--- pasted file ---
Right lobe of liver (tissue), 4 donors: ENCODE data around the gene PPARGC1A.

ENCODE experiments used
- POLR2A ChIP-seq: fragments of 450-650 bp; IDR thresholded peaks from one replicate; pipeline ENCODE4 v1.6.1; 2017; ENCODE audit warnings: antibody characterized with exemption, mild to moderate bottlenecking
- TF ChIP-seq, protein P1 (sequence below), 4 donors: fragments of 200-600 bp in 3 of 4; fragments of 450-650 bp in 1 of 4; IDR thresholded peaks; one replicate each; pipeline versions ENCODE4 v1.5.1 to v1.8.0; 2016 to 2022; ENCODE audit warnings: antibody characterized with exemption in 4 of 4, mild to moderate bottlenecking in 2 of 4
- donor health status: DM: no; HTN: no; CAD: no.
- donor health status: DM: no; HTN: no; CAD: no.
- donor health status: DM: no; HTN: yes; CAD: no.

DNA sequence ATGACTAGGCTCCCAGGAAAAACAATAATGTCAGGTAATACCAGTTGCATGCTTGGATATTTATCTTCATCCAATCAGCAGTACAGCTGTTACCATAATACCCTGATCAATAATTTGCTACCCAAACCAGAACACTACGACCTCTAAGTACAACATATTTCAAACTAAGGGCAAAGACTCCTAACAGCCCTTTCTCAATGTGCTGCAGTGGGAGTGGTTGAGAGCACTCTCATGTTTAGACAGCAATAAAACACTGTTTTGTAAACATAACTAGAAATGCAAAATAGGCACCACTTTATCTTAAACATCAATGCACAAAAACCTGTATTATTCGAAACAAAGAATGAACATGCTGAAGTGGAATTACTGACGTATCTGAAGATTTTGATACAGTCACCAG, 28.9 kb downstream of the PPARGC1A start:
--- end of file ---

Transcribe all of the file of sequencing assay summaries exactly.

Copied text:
Right lobe of liver (tissue), 4 donors: ENCODE data around the gene PPARGC1A.

ENCODE experiments used
- POLR2A ChIP-seq: fragments of 450-650 bp; IDR thresholded peaks from one replicate; pipeline ENCODE4 v1.6.1; 2017; ENCODE audit warnings: antibody characterized with exemption, mild to moderate bottlenecking
- TF ChIP-seq, protein P1 (sequence below), 4 donors: fragments of 200-600 bp in 3 of 4; fragments of 450-650 bp in 1 of 4; IDR thresholded peaks; one replicate each; pipeline versions ENCODE4 v1.5.1 to v1.8.0; 2016 to 2022; ENCODE audit warnings: antibody characterized with exemption in 4 of 4, mild to moderate bottlenecking in 2 of 4
- donor health status: DM: no; HTN: no; CAD: no.
- donor health status: DM: no; HTN: no; CAD: no.
- donor health status: DM: no; HTN: yes; CAD: no.

DNA sequence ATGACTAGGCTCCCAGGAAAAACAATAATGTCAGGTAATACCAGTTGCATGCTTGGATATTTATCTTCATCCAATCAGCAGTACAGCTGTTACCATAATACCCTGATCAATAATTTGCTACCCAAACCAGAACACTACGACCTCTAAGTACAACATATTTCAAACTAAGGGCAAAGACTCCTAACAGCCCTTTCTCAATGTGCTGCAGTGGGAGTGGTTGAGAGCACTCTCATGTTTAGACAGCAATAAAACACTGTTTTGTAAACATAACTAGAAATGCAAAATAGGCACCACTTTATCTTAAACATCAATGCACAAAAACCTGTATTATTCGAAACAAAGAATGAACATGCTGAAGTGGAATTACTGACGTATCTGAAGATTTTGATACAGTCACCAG, 28.9 kb downstream of the PPARGC1A start: